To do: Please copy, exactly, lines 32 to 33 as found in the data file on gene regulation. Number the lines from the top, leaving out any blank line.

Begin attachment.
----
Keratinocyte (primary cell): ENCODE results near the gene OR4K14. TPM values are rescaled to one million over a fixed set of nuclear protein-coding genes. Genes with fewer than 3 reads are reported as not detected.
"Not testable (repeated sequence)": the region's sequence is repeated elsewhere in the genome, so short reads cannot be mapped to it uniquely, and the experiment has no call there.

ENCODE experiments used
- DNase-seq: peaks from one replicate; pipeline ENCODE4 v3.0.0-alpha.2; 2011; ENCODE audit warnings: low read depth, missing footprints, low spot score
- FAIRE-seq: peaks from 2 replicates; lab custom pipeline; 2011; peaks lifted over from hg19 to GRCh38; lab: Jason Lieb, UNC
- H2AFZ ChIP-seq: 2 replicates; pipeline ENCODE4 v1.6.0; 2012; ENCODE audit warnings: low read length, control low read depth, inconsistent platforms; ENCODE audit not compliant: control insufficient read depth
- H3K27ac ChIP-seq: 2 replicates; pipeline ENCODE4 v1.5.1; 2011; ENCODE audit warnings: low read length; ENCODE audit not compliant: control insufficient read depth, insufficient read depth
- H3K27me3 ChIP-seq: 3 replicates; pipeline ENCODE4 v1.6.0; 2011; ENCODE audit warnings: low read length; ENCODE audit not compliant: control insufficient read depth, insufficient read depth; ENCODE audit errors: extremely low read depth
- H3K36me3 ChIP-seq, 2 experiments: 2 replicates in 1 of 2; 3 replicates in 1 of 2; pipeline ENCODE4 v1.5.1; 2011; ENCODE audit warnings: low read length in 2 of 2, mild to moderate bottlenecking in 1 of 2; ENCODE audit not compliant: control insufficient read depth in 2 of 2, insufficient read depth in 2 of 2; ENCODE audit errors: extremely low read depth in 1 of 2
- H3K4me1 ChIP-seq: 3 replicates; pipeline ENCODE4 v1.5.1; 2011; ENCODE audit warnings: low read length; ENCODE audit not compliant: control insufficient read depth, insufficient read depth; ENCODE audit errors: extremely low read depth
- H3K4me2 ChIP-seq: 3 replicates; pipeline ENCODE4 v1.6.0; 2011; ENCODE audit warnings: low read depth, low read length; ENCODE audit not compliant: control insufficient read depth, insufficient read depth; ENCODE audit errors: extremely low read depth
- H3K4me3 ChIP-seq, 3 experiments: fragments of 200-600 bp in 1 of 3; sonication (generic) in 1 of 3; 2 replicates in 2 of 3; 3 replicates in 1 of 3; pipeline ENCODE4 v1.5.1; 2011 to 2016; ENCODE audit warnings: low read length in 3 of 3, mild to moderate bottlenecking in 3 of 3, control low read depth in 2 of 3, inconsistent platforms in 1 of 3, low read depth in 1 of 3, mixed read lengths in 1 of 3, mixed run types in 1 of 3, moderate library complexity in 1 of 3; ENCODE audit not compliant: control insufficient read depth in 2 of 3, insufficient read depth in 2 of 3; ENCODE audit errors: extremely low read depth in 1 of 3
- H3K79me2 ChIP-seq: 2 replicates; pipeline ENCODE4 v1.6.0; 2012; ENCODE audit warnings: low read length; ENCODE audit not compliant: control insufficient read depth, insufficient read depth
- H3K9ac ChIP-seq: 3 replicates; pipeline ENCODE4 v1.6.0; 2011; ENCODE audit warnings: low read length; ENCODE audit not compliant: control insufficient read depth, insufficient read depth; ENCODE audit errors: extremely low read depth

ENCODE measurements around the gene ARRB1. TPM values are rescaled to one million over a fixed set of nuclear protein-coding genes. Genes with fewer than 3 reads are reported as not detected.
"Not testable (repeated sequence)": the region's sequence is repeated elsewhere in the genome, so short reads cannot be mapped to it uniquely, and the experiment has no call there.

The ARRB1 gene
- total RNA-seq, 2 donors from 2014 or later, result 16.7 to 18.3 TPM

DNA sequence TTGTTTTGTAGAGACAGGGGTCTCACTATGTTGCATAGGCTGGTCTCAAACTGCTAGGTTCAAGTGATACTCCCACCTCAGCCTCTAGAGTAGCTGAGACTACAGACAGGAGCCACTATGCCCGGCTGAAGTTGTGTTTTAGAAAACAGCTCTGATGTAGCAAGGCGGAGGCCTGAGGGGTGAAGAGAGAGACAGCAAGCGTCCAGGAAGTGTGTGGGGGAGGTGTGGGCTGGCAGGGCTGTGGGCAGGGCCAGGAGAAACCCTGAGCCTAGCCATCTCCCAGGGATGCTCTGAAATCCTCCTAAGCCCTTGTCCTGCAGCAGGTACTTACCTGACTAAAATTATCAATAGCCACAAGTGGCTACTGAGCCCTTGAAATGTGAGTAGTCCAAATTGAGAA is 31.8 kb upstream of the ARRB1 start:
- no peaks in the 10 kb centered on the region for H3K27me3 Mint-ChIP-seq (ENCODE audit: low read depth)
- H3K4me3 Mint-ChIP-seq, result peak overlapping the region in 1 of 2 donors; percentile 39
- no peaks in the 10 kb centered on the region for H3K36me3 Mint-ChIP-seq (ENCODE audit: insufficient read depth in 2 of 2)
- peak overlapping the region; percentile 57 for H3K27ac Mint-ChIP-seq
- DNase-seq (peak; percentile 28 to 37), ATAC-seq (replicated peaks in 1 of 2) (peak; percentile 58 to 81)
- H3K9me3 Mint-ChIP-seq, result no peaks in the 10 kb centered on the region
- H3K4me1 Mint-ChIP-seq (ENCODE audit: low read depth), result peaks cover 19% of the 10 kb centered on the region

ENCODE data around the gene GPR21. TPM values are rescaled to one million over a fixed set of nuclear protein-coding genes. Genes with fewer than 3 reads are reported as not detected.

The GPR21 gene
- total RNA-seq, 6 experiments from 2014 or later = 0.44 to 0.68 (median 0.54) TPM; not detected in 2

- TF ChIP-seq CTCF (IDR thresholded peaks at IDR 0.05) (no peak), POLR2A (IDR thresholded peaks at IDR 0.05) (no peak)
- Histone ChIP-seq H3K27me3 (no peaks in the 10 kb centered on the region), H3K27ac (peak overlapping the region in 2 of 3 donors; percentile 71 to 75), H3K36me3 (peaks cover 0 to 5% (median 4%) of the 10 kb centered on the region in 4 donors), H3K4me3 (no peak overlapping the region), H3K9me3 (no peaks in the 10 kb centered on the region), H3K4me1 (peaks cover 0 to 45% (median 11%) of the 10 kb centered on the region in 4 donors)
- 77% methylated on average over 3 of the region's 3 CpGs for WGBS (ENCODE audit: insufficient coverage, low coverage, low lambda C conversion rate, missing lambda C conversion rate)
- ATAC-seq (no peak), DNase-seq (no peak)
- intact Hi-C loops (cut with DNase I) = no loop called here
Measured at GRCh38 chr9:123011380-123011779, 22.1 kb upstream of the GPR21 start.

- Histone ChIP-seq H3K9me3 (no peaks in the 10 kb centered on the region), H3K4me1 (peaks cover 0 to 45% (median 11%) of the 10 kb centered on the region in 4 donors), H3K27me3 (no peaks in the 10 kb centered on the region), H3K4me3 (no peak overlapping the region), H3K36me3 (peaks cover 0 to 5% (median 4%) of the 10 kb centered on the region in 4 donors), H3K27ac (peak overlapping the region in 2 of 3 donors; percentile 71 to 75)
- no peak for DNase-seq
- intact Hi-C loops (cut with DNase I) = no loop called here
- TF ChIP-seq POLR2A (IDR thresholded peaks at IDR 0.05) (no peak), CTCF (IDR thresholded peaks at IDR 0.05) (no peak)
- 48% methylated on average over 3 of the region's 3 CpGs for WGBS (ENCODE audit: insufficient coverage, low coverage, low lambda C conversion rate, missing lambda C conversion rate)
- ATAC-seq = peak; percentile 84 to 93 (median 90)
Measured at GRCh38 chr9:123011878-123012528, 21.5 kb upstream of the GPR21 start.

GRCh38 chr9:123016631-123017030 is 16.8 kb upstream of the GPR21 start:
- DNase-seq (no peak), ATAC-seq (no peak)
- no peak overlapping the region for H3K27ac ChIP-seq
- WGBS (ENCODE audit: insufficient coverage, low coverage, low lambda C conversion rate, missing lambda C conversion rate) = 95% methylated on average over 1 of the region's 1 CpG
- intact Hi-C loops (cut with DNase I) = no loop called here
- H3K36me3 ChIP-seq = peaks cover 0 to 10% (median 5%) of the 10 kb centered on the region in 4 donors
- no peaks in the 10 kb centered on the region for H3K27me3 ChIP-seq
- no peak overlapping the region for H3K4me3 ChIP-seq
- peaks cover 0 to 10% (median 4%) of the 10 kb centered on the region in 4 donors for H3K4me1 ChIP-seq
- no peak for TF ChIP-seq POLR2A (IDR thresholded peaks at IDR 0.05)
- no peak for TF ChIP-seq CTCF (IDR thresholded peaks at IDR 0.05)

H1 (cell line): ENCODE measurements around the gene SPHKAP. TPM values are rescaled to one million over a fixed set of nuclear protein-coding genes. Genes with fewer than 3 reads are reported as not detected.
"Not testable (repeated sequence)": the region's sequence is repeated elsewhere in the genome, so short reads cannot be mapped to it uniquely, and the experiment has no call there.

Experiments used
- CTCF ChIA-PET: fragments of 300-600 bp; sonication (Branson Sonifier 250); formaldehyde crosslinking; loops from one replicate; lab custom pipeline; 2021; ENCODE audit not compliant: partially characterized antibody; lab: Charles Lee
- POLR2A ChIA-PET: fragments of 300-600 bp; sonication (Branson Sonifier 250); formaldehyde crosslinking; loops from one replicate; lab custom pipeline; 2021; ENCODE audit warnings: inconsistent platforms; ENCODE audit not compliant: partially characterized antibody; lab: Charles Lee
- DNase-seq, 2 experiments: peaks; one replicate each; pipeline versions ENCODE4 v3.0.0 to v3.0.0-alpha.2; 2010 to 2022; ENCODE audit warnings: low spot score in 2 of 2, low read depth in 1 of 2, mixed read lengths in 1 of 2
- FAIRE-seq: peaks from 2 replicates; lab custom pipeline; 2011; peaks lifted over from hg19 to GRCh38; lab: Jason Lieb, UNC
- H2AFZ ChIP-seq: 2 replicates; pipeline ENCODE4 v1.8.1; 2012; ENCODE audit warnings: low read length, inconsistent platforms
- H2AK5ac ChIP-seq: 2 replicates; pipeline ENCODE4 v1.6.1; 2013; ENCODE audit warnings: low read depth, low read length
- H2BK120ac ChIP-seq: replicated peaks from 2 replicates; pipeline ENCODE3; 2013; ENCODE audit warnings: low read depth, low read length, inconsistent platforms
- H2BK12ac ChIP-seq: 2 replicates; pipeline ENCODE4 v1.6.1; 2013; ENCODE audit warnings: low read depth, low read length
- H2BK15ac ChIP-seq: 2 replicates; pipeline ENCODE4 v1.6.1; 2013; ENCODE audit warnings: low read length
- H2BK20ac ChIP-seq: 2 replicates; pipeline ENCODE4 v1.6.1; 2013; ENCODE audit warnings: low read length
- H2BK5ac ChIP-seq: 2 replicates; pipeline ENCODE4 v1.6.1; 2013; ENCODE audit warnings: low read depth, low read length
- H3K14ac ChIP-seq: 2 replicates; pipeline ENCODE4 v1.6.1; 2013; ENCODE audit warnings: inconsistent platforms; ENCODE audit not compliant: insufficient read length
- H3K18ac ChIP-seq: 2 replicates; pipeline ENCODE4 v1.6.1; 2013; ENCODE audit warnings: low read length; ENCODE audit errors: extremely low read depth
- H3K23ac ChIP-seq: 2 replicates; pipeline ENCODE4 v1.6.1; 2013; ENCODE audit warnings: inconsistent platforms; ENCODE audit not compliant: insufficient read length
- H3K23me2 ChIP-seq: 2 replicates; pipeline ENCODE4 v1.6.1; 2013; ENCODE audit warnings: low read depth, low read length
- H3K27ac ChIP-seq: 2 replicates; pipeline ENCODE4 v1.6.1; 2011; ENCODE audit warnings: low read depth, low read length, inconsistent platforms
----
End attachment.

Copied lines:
- 77% methylated on average over 3 of the region's 3 CpGs for WGBS (ENCODE audit: insufficient coverage, low coverage, low lambda C conversion rate, missing lambda C conversion rate)
- ATAC-seq (no peak), DNase-seq (no peak)